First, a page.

When the national economy kept churning, state-level green bank leaders crafted ways to help low-income and working communities to afford cleaner power. Now that the Covid-19 crisis has plunged the nation into an unemployment trough, a set of case studies from states hints at what kind of workforce and capital growth can flow from a national climate bank.
Projects to succeed fossil fuel can put millions to work in the wake of the Covid-19 shutdown. Politicians who embrace that idea, argues Coalition for Green Capital Executive Director Jeffrey Schub, can find a clap on the metaphorical back from the public. With polls showing three-fourths of a bipartisan sample favoring government investment in clean-energy jobs, the Coalition has kept arguing for a National Climate Bank and detailing plans for progress without one.
The Renewable Thermal Alliance (RTA) recently announced its 2019 Innovation Grant recipients. Each one earned $15,000 to work on ways to make heat pumps and other renewable sources of heat more popular. Two webinars in April showcased what they've done and what they'll do next.
How can we shine a light on the smart choices for the long term in this confusing moment? Among other things, we can strike up conversation within our community. While most of us work from home and hang back from the ways we'd normally convene, we'll be sharing more insights from across the CBEY network. Here, economist Ken Gillingham lays out what the oil shock might mean for solar markets' progress- and how that progress can persevere.
The implementation plan that Arlington County expects to propose in June 2020 needs to include the creation of a green bank – a quasi-public entity established to facilitate private investment into local low-carbon, climate-resilient infrastructure.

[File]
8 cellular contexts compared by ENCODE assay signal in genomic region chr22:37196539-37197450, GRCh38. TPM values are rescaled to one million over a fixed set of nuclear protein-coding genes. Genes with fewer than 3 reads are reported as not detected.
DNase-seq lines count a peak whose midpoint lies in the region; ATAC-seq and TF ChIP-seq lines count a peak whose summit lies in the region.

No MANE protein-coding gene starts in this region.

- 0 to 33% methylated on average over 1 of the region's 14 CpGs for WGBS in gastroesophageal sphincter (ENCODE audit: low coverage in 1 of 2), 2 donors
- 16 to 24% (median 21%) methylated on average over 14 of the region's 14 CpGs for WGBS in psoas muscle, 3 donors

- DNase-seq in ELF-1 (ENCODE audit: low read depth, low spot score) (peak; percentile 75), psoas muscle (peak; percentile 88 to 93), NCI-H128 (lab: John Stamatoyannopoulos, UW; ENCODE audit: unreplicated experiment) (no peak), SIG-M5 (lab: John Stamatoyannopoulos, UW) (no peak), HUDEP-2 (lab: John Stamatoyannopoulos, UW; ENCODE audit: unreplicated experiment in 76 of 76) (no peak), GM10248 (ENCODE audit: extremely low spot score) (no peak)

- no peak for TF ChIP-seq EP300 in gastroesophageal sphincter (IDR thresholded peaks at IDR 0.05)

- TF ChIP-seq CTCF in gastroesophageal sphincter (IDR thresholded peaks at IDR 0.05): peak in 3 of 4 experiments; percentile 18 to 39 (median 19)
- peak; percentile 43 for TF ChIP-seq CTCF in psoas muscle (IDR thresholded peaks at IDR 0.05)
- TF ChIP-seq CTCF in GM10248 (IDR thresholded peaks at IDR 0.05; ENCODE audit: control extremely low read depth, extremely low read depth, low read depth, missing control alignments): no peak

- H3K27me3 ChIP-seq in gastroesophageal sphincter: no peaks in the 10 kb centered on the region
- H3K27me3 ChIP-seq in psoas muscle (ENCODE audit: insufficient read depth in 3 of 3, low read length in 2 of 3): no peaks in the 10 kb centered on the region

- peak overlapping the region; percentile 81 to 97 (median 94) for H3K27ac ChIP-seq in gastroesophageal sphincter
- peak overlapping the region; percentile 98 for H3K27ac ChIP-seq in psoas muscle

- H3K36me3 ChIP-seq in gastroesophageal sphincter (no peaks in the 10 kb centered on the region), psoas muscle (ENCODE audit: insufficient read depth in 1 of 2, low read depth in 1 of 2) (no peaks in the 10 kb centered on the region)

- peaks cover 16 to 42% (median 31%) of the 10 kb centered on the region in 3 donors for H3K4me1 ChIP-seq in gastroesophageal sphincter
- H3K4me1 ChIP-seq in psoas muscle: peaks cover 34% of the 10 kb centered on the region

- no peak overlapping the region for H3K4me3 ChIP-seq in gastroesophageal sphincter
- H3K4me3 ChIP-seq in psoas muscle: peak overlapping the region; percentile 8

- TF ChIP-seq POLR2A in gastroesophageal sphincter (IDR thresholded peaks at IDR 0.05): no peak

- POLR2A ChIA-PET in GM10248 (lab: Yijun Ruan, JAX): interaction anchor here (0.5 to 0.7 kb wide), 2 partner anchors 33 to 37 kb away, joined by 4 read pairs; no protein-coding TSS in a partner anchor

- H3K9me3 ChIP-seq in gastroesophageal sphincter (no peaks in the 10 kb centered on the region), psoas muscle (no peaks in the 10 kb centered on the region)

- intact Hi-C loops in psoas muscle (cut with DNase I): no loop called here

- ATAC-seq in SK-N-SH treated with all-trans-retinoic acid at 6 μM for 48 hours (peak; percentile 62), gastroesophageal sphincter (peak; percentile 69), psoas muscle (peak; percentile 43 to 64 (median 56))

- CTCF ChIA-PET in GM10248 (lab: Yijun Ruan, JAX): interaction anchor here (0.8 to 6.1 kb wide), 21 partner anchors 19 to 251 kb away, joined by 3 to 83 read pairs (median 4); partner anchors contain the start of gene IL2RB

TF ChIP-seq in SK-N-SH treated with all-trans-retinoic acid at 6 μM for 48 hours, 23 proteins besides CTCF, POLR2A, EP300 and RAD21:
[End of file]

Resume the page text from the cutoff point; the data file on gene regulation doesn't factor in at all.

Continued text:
Solarize is a unique community-based program that leverages peers and social networks to encourage residential solar adoption through a group pricing strategy. Solarize campaigns spread the knowledge of solar benefits through social networks and engage strong volunteer leadership (“solar ambassadors”) who are passionate about solar energy.
This explainer is the third part of a series by Sara Harari and Nate Grady on how microgrids are being used to transform the electrical grid. As climate change becomes the new reality, policymakers must decide how to invest limited resources in advanced technology and infrastructure. At the heart of this challenge is the debate over adaptation versus mitigation: should we focus our efforts on avoiding the worst effects of climate change (i.e. reducing the amount of greenhouse gasses we release going forward), or should we divide our resources and invest simultaneously on adapting to the most likely effects of...
Alaska is strongly affected by climate change volatility – and extensively engaged in fossil fuel extraction. And now it’s considering becoming one of the first states in the nation to have a green bank.
Community microgrids can be initiated by a wide range of individuals or organizations. They include mayors and utilities. They also may include “anchor” off-takers like hospital management, development companies, or community organizations. But to succeed, they require that at least one person really take the lead and energize the project.
The versatile online State Energy Analysis Tool produces visuals and data analyses on energy and climate at the state level as well as the national level in the United States. This information allows states to explore their potential for renewable energy and carbon markets. It provides powerful data visualization for users to access information on clean energy, carbon emissions, and industry regulations.